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Three Different Approaches to Understand Eastern Enlargement: Implications for the Case of Turkey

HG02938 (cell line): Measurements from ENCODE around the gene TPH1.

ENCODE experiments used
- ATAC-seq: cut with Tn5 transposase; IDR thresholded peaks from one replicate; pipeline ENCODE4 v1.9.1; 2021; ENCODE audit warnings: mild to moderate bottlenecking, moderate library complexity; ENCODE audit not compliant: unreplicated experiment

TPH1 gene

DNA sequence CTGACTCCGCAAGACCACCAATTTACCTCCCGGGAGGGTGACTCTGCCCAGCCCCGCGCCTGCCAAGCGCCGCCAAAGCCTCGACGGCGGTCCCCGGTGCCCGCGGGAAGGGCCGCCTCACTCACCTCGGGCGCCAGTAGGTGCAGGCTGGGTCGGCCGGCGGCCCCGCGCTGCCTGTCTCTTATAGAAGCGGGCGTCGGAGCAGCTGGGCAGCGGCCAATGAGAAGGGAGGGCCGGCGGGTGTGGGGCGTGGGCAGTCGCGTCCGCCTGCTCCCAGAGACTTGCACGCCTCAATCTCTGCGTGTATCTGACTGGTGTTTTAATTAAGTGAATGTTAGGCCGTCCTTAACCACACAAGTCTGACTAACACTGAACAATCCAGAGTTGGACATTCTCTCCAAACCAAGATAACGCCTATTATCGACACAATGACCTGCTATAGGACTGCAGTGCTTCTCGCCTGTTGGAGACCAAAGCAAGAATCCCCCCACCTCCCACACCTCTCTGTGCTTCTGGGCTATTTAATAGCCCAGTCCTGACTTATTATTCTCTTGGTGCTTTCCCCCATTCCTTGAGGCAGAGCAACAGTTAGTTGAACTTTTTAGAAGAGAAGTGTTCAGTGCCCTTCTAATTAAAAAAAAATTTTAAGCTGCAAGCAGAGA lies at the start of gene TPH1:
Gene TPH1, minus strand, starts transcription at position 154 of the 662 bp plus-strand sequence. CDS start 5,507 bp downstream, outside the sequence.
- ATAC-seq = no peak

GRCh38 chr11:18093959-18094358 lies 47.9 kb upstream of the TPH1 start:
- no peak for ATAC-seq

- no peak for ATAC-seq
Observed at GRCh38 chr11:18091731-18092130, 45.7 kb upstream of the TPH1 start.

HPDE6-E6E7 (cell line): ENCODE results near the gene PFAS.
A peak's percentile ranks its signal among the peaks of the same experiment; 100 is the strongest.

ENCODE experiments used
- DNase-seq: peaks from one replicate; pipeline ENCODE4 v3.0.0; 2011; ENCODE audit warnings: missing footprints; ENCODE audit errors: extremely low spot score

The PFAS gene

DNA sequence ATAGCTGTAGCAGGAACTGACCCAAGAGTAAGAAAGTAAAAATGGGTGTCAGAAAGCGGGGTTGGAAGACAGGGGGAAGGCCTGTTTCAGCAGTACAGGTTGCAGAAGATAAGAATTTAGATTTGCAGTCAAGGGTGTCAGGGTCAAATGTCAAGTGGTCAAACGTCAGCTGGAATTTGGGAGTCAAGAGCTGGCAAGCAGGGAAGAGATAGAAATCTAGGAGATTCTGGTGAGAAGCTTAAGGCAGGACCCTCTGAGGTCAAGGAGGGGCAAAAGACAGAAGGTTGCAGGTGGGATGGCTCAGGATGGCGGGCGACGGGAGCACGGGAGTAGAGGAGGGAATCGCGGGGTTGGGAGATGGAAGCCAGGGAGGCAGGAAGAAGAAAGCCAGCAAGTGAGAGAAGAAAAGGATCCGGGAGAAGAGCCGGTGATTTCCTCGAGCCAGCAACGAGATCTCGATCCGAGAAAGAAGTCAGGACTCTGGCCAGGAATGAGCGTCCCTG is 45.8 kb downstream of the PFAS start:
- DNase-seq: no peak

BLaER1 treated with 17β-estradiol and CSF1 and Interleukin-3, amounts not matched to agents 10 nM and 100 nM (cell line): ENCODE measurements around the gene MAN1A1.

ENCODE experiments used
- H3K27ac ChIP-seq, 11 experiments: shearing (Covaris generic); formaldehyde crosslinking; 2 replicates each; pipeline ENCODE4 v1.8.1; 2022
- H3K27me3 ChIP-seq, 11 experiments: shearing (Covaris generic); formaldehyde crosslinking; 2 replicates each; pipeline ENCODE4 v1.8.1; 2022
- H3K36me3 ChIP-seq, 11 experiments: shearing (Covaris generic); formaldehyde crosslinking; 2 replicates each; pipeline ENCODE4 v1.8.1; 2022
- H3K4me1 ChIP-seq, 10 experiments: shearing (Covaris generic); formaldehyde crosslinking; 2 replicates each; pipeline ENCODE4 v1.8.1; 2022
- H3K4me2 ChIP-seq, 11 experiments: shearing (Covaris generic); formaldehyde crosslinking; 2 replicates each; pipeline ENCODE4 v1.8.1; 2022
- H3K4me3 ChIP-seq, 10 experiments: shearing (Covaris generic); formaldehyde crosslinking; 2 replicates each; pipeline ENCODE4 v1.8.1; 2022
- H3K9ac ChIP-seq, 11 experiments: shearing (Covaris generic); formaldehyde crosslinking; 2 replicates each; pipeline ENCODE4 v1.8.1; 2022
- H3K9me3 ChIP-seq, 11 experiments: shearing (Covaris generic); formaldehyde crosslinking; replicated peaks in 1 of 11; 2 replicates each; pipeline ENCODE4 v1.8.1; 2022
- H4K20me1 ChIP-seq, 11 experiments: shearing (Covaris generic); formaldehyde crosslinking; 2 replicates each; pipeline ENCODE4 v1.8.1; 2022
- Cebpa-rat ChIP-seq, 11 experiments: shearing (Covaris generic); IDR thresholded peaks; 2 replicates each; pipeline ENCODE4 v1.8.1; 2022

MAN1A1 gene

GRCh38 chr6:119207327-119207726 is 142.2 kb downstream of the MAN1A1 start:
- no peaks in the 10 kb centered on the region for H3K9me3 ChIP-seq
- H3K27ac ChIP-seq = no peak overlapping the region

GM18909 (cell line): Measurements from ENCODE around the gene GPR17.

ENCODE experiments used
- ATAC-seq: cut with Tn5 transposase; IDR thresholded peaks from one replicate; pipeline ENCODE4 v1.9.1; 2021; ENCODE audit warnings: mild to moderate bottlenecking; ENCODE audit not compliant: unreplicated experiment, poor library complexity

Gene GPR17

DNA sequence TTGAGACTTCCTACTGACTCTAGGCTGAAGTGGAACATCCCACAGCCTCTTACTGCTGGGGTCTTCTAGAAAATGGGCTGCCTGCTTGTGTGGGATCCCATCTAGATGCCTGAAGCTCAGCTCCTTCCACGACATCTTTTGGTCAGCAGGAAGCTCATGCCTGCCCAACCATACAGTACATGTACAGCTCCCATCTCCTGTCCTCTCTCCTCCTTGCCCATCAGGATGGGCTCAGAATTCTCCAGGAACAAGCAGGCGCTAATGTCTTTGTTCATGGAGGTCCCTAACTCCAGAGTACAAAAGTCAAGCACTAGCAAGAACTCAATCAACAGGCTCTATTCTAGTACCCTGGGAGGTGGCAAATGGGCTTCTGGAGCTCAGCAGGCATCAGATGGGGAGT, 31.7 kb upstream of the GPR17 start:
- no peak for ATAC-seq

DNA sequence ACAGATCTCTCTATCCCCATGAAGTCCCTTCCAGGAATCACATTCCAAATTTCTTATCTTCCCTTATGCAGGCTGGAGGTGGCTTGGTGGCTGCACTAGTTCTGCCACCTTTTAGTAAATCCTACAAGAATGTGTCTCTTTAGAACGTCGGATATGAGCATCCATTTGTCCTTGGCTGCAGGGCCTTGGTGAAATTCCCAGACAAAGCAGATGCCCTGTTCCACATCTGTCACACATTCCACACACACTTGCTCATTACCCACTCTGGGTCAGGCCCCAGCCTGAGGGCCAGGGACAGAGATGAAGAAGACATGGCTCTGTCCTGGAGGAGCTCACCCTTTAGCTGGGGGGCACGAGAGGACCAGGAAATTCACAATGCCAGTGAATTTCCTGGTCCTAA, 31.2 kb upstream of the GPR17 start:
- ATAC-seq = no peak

taken regard of the fact that “candidate states are willing to accept hard negotiation process”, which is obvious especially in the accession process of central and eastern European countries, since they showed political willingness to be the EU member rather than “the other way around”, since the costs of “other way around” was more than that of “hard negotiation processes”(Schimmelfennig et al., 2003 p.499). Full membership objective of candidate states also demonstrates “an asymmetrical-interdependence” throughout the negotiation process since the one applying for the membership takes more risks (economic and political reforms that may create resentment in the society ) than that of EU core members (Moravcsik et al., 1993 p.479). 1.2 What is Missing in Liberal Intergovernmentalism? Moravcsik is not necessarily of a federalist view of EU’s future, and it is evident that the liberal intergovernmentalism does not pay attention to the issues related to European identity that are accepted as irrelevant or only as issues that can become important only in the political discourse that will be discussed later. For instance; Moravcsik does not take “public opinion issue” into consideration when EU-Turkey relations is the case. In Moravcsik’s literature, there is no problem concerning the implications of enlargement as such. Intergovernmentalism is of a limited framework since it does not put light on the labyrinths of such a multi-faceted, amalgamated issue of enlargement. It does not put light on religious, identity, culture and geographical basis of the issue. Intergovernmentalism fails to give a viable response or an answer to the reason why EU went beyond of the associational-agreements, in other words, why EU did not content itself with the associational-agreements and even admitted the eastern European Countries. Intergovernmentalism also excludes the human, and the approach is void of the human factor, preferences and tendencies of public opinion of the member states. 2.1 New Methods of Conduct: Sociologic-institutionalism After the end of Cold War, intensification of relations with East European countries was not a big surprise since there was an urgent need to recover stability after the collapse of Soviet Union since the costs of instability would exceed the benefits of non-inclusion or the neutral position of EU. Instability reminded EU member countries with the awaiting hazard of “migration flight” since people were escaping from Balkan countries due to the political and economic problems of unemployment, instability and being displaced (Schimmelfennig et al., 2001 p.60). At the beginning of the 90’s, the first step offered to these countries is the “Europe Agreements” such as; “association agreements”, “trade liberalization”, “political dialogue”, “cultural cooperation” and “stabilization of the region” which can be perceived as a “central objective”(Schimmelfennig et al.,2003 p.501). Schimmelfennig (2003) makes it clear that “association agreements” and such can be explained through liberal inter-governmentalism however it fails to give a viable response to the fact that this process ended up with the full membership (Schimmelfennig et al.,2003 p.501). Schimmelfennig (2003) maintains that the process of admission is not of a clear-cut nature, rather he shows that fifteen EU members were divided into two main groups; advocating “inclusive enlargement” and “preferred inclusion”: the former claiming that there should be no discrimination, the latter advocating a step by step process, starting from the candidates that are mostly developed and geographically close with a perspective of quick but selective process (Schimmelfennig et al.,2003 p.504). Given the division among the EU members, Schimmelfennig (2003) argues that Moravcsik’s clear-cut rationalist view of the process fails (Schimmelfennig et al.,2003 p.501). What Schimmelfennig(2001)proposes is the concept of